F.Y.I.: You can’t miss GETE’s cow theme…so be sure to notice the portraits of cows in the restrooms, Angus Warhol and Henri Mootisse.
Why it’s worth it: Ridiculous pancakes, obviously. Once you get past the mammoth brunch line, which resembles a packed subway car on the weekends, you must devour Clinton Street Baking Company‘s signature blueberry pancakes. Talk about starting your day off right, when it comes to pancake craving, Clinton Street satisfies. They are the. best. pancakes. we’ve. ever. eaten.
Vibe/layout: This cozy, intimate and charming little 32-seat eatery exudes a warm and homey atmosphere that make up for the large crowds and close tables. Upon entering, the front portion of the ‘straunt is a takeaway pastry and coffee bar featuring delicious treats.
Ideal meal: Wild Maine Blueberry Pancakes ($14) – Three large, incredibly light pancakes topped with blueberries and powdered sugar. The warm maple butter brings this pancake-condiment combo to the next level, making it a warm, buttery sweet delight.
The people behind Clinton Street Baking Co: This ‘straunt was founded in 2001 by the husband-and-wife team Neil Kleinberg and DeDe Lahman, who we will now refer to as the king and queen of pancakes.
Why it’s worth it: This relaxing yet stylish spot serves delicious, fresh and local southern inspired food, not to mention the best cinnamon buns we’ve ever had. Hundred Acres is a great spot for grabbing brunch with family and friends.
Vibe/layout: This ‘straunt has three rooms: the spacious front dining room boasts large French doors that open to the street; the middle room is filled with over sized photographs expanding the space to feel like a vast farm-house; the back room is a charming garden that makes you feel like you are in your own backyard.
Why it’s worth it:East Pole is the perfect combination of Upper East Side elegance and downtown fun, making it a great brunch spot for family or family friends. The ‘straunt is charming and the food is delicious and pretty to look at (which means the portions are small, but well-plated).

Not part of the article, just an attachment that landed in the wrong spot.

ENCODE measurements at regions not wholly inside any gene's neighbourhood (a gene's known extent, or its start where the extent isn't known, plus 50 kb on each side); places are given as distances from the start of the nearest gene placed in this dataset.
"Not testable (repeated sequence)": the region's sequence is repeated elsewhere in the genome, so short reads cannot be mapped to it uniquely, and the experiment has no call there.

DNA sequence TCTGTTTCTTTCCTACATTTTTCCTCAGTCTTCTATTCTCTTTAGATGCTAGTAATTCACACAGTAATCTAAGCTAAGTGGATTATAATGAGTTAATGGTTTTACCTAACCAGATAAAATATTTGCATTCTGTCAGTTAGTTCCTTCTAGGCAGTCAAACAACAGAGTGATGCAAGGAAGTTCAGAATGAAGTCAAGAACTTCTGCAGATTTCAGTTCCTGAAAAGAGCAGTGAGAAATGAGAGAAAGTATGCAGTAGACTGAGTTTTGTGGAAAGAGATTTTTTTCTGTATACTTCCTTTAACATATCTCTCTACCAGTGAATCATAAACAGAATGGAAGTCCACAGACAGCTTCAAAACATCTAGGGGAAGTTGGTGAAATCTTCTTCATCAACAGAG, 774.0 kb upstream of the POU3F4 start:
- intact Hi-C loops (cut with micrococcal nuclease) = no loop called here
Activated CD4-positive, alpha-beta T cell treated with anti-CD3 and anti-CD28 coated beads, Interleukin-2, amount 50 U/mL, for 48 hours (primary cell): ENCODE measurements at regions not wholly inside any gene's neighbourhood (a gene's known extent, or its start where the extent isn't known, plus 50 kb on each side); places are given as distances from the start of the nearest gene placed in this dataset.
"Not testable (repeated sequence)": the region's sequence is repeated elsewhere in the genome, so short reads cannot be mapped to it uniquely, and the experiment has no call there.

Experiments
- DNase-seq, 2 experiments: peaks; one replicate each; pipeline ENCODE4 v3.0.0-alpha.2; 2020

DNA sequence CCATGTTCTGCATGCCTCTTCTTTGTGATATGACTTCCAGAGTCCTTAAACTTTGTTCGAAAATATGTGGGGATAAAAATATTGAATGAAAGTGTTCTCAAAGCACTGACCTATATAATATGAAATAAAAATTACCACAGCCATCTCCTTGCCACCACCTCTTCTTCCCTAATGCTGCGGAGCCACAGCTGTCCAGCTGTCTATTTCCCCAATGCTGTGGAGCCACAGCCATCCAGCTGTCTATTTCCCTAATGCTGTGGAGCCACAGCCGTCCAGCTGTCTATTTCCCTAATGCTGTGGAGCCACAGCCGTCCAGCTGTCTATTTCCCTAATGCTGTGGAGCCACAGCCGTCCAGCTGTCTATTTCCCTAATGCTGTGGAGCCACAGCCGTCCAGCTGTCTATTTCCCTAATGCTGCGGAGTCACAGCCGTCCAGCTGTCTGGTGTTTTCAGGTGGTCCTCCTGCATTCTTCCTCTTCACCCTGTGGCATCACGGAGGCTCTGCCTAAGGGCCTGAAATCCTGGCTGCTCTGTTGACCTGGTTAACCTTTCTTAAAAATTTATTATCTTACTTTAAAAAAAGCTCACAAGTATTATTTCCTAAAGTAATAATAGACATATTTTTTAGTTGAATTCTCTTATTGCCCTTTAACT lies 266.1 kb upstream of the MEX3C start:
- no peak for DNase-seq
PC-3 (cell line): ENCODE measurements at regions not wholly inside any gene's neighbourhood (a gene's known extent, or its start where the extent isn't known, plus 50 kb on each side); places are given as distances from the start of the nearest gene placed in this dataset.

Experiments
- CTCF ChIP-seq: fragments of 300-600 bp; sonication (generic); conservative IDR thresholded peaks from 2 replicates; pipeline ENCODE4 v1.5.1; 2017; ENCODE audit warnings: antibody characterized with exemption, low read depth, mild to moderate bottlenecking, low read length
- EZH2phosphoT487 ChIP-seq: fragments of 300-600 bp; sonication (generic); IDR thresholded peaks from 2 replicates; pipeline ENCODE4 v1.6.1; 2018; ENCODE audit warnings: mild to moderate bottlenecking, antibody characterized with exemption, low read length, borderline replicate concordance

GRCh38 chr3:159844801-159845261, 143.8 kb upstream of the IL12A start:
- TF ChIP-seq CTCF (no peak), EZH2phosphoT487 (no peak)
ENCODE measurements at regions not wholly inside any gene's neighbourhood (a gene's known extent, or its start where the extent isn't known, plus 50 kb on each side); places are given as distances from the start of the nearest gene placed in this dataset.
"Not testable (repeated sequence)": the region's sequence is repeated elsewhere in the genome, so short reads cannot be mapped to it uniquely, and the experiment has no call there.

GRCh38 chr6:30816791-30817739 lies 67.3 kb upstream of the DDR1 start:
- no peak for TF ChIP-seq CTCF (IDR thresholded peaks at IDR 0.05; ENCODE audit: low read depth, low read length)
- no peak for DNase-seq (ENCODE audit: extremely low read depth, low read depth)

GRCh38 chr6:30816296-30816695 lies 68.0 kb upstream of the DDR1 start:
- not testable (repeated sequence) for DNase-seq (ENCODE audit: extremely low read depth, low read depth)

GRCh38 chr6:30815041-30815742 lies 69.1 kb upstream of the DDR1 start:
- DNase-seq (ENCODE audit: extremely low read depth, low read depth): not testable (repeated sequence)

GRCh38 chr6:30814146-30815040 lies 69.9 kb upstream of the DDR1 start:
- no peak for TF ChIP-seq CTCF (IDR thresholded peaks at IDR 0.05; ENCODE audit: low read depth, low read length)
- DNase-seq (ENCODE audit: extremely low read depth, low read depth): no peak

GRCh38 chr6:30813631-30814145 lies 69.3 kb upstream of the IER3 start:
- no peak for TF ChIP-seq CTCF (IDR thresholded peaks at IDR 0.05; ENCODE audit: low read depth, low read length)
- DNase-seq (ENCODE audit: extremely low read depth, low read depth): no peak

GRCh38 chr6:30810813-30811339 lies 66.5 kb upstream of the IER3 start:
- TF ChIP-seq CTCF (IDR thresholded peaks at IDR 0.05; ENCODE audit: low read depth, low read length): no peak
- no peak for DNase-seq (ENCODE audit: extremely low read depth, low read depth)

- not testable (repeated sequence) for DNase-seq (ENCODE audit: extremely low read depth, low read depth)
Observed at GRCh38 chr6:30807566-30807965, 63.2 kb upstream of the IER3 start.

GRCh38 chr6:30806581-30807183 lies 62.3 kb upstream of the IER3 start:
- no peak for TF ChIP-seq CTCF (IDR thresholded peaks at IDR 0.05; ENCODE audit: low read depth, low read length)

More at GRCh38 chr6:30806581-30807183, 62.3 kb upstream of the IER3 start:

Vibe/Layout: This ‘straunt is housed in a historic brownstone and features outdoor tables and a dining room brightened by a skylight. The main dining room and bar are timeless, sophisticated and clean with whitewashed brick walls, vintage maps and subtle nautical accents. The tables, floors and ceilings are a mix of wood and plaster and lit with individual candles.
Ideal meal: Banana bread (and apple butter) to start ($10); Belgian corn & ricotta waffles, Phillips Farm Blueberries ($18)
F.Y.I.: Ben Towill and Phil Winser, owners of the Fat Radish, teamed up with Tom and Anthony Martignetti, proprietors of Brinkley’s, to open this UES ‘straunt. In addition, the nautical maps you see on the walls are from the Winser family’s personal collection.
Why it’s worth it: This corner-store sized, charmingly petite cafe serves simple, delicious and inexpensive French fare, not to mention the best croque madame we’ve ever had (and yes we’ve been to France). You’ll know Tartine by the green awning, sidewalk tables and notoriously long lines on the weekends.
Vibe/Layout: Tartine has all of about 15 seats and has been in the neighborhood for two decades, making it a cozy and homey go-to spot. Don’t expect much leg room though, especially if you score a table on the sidewalk.
Ideal meal: Croque madame ($14) or croque monsieur ($14)
When to go: If you have a random day off from work, or work in the area, head to Tartine for lunch or for a darling croissant.
‘Straunt tip: BYOB alert! … But it gets better….there’s no corkage fee either!